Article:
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The Width of a Walkway Surrounding a Garden


Date: 04/04/98 at 13:23:39
From: Liz Ferry
Subject: geometry

Hi, I've got a question for you!

Question: There is a garden with dimensions 24x30. There is a walkway 
that surrounds this garden that is 1/4th the area of the garden. What 
is the width of the walkway?

Help me!

Thanks,
Liz


Date: 05/04/98 at 11:46:54
From: Doctor Sonya
Subject: Re: geometry

Hello there, Liz. I'm sorry it took us so long to get to your 
question. It got stuck in one of our administrative pages, and I'm 
only now getting it out. Anyway, I hope you managed to figure out the 
answer to your question; but just in case you never did, here are some 
hints.

I drew up a diagram of the garden for you to look at as you read my 
solution. It's at:

      

The inner square is the garden, and the outer square is the garden 
plus walkway. Now, let's look at what we need to find out and what we 
know.

We want the width of the walkway (I've called it X). We know that the 
area of a rectangle in general is:

   length times width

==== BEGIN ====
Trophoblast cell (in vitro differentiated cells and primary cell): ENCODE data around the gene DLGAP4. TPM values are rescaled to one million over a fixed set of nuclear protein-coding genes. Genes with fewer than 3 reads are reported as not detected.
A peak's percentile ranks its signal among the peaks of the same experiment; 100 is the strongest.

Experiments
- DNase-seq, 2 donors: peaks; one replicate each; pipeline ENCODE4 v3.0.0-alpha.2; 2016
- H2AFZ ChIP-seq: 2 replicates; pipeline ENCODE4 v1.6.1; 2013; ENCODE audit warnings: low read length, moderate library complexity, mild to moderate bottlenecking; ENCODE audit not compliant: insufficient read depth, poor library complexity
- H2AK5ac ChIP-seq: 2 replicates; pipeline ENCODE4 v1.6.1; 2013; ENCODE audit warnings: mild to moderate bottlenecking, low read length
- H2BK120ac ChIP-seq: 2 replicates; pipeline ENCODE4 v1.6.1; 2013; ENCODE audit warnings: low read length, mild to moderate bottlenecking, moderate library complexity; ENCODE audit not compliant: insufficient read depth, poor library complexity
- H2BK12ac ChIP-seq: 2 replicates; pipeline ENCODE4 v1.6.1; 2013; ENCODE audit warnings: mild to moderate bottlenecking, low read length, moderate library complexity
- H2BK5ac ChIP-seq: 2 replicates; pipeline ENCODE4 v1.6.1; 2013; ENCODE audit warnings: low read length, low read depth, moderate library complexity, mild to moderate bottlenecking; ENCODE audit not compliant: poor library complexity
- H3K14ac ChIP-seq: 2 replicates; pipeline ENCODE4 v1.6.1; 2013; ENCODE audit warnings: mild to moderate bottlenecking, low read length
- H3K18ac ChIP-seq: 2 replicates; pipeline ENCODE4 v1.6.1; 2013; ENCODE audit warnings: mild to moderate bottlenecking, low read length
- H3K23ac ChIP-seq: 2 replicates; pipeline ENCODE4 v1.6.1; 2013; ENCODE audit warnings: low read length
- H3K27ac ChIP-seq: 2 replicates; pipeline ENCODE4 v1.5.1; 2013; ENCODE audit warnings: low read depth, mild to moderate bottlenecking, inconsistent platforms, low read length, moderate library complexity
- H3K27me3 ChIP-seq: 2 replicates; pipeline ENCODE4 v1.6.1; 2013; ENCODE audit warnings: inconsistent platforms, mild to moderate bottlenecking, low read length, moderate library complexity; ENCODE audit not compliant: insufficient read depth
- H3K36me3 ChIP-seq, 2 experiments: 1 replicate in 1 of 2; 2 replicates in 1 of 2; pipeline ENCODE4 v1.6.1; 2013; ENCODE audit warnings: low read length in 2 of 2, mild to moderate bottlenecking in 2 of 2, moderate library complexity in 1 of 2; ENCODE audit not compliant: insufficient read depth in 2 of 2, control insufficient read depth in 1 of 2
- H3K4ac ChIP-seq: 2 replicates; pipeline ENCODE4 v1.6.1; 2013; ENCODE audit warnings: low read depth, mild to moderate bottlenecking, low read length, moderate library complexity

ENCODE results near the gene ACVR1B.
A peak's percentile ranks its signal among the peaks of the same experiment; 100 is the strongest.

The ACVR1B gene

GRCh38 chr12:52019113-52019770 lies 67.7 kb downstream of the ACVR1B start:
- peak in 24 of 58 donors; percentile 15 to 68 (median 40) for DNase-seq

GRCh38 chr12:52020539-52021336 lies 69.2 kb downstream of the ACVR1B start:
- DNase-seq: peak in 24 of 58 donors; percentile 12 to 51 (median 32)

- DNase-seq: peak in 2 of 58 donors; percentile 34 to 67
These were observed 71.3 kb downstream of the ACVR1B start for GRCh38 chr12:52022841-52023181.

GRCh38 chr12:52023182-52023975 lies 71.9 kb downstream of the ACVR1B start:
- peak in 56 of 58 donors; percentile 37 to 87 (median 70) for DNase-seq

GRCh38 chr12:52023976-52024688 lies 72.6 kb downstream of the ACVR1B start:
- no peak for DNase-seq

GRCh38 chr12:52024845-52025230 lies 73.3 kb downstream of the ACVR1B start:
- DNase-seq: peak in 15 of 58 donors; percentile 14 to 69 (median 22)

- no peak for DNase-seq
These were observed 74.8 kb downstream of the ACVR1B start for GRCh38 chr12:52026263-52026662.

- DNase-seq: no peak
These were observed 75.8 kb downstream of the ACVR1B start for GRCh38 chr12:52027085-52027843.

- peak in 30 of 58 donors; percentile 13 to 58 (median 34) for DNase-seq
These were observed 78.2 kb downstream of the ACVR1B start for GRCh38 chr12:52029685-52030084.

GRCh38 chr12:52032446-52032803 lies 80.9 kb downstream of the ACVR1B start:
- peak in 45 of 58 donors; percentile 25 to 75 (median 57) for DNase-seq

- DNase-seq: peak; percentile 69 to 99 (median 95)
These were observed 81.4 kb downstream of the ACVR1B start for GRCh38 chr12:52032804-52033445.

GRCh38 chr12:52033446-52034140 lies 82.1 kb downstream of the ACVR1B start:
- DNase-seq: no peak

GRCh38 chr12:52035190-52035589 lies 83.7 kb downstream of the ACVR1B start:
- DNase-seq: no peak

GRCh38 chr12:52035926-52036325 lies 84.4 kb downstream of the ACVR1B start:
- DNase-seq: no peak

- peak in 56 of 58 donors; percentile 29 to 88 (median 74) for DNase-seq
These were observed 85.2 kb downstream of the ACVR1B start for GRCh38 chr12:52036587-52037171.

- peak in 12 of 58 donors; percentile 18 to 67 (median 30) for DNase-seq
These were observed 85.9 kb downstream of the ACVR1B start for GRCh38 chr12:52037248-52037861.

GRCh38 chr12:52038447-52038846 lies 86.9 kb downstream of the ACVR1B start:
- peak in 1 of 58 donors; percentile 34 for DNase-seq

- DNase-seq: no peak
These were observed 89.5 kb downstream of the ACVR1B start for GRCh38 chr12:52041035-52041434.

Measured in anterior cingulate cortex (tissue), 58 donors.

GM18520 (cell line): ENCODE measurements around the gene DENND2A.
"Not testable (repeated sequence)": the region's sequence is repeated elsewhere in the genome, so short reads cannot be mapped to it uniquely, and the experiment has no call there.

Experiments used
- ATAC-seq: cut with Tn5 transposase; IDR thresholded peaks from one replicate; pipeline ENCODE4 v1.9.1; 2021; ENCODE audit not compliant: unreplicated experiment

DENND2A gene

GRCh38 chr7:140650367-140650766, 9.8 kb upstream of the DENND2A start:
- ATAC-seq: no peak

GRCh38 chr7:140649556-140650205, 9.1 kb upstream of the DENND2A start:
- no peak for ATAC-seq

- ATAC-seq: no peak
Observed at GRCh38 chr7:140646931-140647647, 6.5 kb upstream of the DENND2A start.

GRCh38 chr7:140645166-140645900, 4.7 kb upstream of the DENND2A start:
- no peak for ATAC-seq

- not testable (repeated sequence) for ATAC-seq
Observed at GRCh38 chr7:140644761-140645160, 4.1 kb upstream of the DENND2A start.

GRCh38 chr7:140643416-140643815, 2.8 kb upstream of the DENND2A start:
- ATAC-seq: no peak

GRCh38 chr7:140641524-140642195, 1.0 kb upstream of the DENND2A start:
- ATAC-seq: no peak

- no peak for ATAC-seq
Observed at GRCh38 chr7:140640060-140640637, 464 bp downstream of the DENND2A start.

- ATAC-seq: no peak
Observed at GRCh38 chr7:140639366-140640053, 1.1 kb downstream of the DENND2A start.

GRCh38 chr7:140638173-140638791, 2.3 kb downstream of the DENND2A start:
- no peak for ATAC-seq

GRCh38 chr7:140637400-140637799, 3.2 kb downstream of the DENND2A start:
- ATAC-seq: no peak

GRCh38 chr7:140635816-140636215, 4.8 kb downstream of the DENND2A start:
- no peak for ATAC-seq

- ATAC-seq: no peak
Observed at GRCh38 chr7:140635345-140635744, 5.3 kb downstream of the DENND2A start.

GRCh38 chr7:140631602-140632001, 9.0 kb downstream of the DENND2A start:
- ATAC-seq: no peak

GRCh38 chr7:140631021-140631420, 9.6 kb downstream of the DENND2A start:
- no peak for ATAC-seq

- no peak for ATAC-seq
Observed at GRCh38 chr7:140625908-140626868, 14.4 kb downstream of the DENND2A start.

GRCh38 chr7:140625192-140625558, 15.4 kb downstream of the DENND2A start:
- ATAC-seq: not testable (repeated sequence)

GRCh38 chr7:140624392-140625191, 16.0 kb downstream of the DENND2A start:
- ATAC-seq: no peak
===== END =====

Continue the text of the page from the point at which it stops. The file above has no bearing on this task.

so the area of the garden is 24 x 30 = 740 m. sq.

How about the area of the rectangle formed by the walkway AND the 
garden? (Look at the diagram for that one.) I'll call this total area 
T. Before you go any further, you should figure out what T is. It's 
fine if you just get an equation with X's in it and not an absolute 
number. OK, great. Now you know T.

I'll call the area of the garden G and the area of the walkway W. We 
also know that:

   G + W = T

Can you tell me why? 

There is one more equation that we know:

   W = (1/4)G

Again, I'll leave it to you to tell me why we know that this is true.

I'm going to leave it to you to finish this problem. Just plug all the 
numbers that you know into the two equations, and see what happens. 
Remember that in the end, you want to find the value for X.

-Doctor Sonya, The Math Forum
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